Active investment management’s weekly magazine for fee-based advisors
According to MarketWatch, the recent “volatility” of the CBOE Volatility Index (VIX) around the U.K. Brexit vote was quite remarkable. First, traders saw a 49% increase in the VIX in the trading immediately following the surprise Brexit “leave” vote (June 23) to 25.76, as the VIX was “notching its biggest one-day percentage gain since Aug. 8, 2011.” Then, overall market volatility collapsed, with the VIX dropping 20% on June 28, “the sharpest decline for the indicator since Oct. 16. 2013, according to FactSet data.”

 

FIGURE 1: CBOE VOLATILITY INDEX BEFORE AND AFTER THE BREXIT VOTE

For the month of July, the VIX has been on an almost uninterrupted path lower. In fact, says Bespoke Investment Group, “Like a little kid coming off a sugar high, volatility has seen an outright collapse. After closing above 25 on 6/24, the VIX closed below 12 this past Tuesday (July 19), marking the quickest decline from a 25+ reading down to a sub 12 reading on record.”

FIGURE 2: VIX INDEX (2014–2016)

Despite August having been a relatively poor performing month over the past few years (Barron’s cites four out of the past six Augusts as down months), Bespoke sees a historical precedent that could be quite positive for the overall U.S. equity market:

“In the span of two trading days, the S&P 500 went from 1.6 standard deviations above its 50-DMA to 3.2 standard deviations below. In the index’s entire history, there has never been a larger decline in the index’s OB/OS (Overbought/Oversold) reading in that short a period of time.

“As if that move wasn’t major enough, the rebound that followed was nearly as monumental. In the span of ten trading days, the S&P 500 went from 3.2 standard deviations below its 50-DMA to 2.5 above. That 5.7 point ten-day move in the index’s OB/OS reading was only eclipsed one other time in the S&P 500’s history, and that was 8/23/1982. If you know anything about market history, you know that August 1982 was a good time to get long equities.”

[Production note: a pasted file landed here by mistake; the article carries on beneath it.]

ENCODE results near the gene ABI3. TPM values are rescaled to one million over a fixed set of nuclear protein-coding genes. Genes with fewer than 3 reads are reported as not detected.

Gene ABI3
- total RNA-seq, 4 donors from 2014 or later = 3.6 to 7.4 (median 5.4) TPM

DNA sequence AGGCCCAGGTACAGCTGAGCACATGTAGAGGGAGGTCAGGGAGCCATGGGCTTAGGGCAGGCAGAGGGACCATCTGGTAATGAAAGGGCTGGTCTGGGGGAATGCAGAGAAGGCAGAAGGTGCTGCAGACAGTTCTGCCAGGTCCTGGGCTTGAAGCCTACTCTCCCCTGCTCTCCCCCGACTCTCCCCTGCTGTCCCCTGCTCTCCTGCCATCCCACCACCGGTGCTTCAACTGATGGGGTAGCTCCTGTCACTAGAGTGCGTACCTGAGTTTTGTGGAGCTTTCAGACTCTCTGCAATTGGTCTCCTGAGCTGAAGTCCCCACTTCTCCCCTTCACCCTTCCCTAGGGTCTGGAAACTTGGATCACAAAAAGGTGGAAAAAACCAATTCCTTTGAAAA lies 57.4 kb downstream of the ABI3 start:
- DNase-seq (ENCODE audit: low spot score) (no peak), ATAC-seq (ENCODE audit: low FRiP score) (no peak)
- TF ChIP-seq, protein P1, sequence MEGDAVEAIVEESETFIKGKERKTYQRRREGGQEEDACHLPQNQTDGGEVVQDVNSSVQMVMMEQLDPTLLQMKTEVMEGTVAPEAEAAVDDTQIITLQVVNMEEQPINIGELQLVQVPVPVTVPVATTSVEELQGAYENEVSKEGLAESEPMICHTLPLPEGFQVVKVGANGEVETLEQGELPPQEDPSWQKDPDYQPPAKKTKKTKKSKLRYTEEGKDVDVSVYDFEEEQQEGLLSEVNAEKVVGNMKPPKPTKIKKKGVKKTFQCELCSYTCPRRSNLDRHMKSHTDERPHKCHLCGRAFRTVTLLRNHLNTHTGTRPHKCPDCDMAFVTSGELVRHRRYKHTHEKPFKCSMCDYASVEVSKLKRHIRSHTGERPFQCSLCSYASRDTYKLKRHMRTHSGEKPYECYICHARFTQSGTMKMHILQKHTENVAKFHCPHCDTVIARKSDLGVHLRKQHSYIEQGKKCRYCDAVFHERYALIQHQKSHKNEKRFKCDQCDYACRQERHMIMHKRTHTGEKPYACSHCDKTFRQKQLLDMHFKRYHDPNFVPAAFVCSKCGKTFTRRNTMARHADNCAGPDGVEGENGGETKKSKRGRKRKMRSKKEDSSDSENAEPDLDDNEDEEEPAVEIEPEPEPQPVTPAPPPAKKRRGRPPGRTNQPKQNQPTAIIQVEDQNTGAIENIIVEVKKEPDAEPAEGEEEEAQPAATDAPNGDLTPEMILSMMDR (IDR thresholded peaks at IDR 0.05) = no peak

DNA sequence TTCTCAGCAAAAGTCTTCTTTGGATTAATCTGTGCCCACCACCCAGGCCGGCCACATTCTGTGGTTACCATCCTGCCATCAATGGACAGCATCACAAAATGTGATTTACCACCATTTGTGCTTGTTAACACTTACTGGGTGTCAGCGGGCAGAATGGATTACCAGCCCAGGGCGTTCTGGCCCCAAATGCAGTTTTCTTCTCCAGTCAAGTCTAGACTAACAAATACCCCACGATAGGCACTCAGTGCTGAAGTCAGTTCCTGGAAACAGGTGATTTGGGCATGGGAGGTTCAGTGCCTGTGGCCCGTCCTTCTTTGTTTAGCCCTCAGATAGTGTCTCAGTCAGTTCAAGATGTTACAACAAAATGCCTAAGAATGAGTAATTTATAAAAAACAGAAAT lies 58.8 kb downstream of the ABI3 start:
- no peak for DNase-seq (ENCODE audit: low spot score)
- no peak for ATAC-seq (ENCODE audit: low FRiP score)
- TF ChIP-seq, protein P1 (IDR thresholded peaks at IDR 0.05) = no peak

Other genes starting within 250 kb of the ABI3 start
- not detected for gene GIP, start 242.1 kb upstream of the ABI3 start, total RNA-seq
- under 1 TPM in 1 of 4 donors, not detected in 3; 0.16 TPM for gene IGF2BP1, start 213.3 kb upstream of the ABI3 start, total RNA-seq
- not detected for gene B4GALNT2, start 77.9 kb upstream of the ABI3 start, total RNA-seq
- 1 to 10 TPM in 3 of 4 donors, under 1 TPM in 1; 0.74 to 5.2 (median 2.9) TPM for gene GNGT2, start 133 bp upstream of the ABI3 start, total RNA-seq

FIGURE 3: S&P 500 PRICE VS. TRADING RANGE (LAST 12 MONTHS)

Asbury Research’s intermediate-term outlook for the market remains positive as of July 25, “based on chart patterns with unmet upside targets in several US indexes, as well as some positively correlated overseas indexes like the London FTSE 100 and Taiwan Weighted Index.”

However, Asbury’s wrap-up last week pointed to one potential warning flag for some possible short-term choppy market action and perhaps a sharp pullback:

“In last week’s report we pointed out that the CBOE Put/Call Ratio (5-day moving average, inverse scale) had reached a least bearish extreme—indicating historically low put volume versus call volume—that had previously coincided with or closely led most of the near term peaks in the S&P 500 during the past year. … An updated version of that chart shows that this metric continues to hover at those same least bearish extremes. …This metric continues to warn that further upside in SPX is likely to be limited at best without at least a minor pullback first.”

FIGURE 4: S&P 500 (SPX) VS. CBOE PUT/CALL RATIO